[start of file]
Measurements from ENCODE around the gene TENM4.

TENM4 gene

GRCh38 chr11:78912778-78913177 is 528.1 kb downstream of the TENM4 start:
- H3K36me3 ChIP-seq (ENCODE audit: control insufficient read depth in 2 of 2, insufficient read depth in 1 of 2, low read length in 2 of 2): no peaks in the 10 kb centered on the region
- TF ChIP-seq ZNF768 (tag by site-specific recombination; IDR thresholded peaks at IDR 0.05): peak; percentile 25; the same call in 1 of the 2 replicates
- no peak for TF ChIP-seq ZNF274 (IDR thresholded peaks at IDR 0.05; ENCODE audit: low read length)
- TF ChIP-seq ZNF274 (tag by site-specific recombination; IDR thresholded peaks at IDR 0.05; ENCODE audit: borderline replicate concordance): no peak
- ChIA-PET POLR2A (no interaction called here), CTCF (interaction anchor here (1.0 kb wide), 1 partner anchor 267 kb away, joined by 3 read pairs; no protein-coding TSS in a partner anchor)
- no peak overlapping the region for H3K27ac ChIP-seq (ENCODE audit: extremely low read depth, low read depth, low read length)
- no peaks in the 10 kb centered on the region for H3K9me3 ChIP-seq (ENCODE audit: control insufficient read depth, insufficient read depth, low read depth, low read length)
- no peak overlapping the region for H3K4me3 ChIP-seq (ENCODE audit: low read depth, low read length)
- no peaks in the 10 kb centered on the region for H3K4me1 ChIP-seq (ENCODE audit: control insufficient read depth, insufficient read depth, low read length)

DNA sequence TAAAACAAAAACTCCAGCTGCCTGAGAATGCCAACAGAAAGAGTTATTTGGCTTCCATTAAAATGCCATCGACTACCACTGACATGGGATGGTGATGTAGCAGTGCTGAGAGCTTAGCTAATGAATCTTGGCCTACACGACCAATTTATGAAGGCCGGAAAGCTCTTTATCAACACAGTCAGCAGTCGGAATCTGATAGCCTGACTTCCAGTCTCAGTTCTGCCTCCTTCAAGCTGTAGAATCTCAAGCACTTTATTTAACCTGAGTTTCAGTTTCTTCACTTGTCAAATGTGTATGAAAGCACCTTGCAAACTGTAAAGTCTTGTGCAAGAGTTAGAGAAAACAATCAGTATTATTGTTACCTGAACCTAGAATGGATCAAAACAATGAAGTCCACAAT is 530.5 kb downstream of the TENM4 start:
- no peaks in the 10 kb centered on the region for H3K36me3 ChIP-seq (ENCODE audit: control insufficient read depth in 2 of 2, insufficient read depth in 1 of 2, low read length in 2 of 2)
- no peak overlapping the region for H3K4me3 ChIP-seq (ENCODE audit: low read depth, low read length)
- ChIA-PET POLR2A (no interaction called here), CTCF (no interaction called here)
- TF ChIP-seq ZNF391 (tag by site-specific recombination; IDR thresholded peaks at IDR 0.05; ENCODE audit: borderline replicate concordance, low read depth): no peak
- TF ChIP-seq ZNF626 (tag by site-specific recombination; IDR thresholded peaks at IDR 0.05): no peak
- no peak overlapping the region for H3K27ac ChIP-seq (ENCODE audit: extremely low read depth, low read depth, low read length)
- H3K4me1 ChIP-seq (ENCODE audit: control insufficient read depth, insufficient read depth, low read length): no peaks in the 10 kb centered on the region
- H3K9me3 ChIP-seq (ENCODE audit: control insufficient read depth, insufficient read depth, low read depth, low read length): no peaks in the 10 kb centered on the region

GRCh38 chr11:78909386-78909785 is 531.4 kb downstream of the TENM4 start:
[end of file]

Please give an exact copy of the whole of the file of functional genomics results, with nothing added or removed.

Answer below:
Measurements from ENCODE around the gene TENM4.

TENM4 gene

GRCh38 chr11:78912778-78913177 is 528.1 kb downstream of the TENM4 start:
- H3K36me3 ChIP-seq (ENCODE audit: control insufficient read depth in 2 of 2, insufficient read depth in 1 of 2, low read length in 2 of 2): no peaks in the 10 kb centered on the region
- TF ChIP-seq ZNF768 (tag by site-specific recombination; IDR thresholded peaks at IDR 0.05): peak; percentile 25; the same call in 1 of the 2 replicates
- no peak for TF ChIP-seq ZNF274 (IDR thresholded peaks at IDR 0.05; ENCODE audit: low read length)
- TF ChIP-seq ZNF274 (tag by site-specific recombination; IDR thresholded peaks at IDR 0.05; ENCODE audit: borderline replicate concordance): no peak
- ChIA-PET POLR2A (no interaction called here), CTCF (interaction anchor here (1.0 kb wide), 1 partner anchor 267 kb away, joined by 3 read pairs; no protein-coding TSS in a partner anchor)
- no peak overlapping the region for H3K27ac ChIP-seq (ENCODE audit: extremely low read depth, low read depth, low read length)
- no peaks in the 10 kb centered on the region for H3K9me3 ChIP-seq (ENCODE audit: control insufficient read depth, insufficient read depth, low read depth, low read length)
- no peak overlapping the region for H3K4me3 ChIP-seq (ENCODE audit: low read depth, low read length)
- no peaks in the 10 kb centered on the region for H3K4me1 ChIP-seq (ENCODE audit: control insufficient read depth, insufficient read depth, low read length)

DNA sequence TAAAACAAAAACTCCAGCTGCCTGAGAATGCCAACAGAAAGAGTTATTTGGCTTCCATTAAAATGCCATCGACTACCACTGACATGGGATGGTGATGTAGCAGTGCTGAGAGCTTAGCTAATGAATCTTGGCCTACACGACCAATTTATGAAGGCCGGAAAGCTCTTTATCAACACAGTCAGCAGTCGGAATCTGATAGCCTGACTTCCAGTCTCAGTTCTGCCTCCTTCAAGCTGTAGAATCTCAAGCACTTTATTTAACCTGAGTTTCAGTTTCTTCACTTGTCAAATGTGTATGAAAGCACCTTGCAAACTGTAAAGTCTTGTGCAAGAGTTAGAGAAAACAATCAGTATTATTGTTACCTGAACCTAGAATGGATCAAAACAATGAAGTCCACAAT is 530.5 kb downstream of the TENM4 start:
- no peaks in the 10 kb centered on the region for H3K36me3 ChIP-seq (ENCODE audit: control insufficient read depth in 2 of 2, insufficient read depth in 1 of 2, low read length in 2 of 2)
- no peak overlapping the region for H3K4me3 ChIP-seq (ENCODE audit: low read depth, low read length)
- ChIA-PET POLR2A (no interaction called here), CTCF (no interaction called here)
- TF ChIP-seq ZNF391 (tag by site-specific recombination; IDR thresholded peaks at IDR 0.05; ENCODE audit: borderline replicate concordance, low read depth): no peak
- TF ChIP-seq ZNF626 (tag by site-specific recombination; IDR thresholded peaks at IDR 0.05): no peak
- no peak overlapping the region for H3K27ac ChIP-seq (ENCODE audit: extremely low read depth, low read depth, low read length)
- H3K4me1 ChIP-seq (ENCODE audit: control insufficient read depth, insufficient read depth, low read length): no peaks in the 10 kb centered on the region
- H3K9me3 ChIP-seq (ENCODE audit: control insufficient read depth, insufficient read depth, low read depth, low read length): no peaks in the 10 kb centered on the region

GRCh38 chr11:78909386-78909785 is 531.4 kb downstream of the TENM4 start: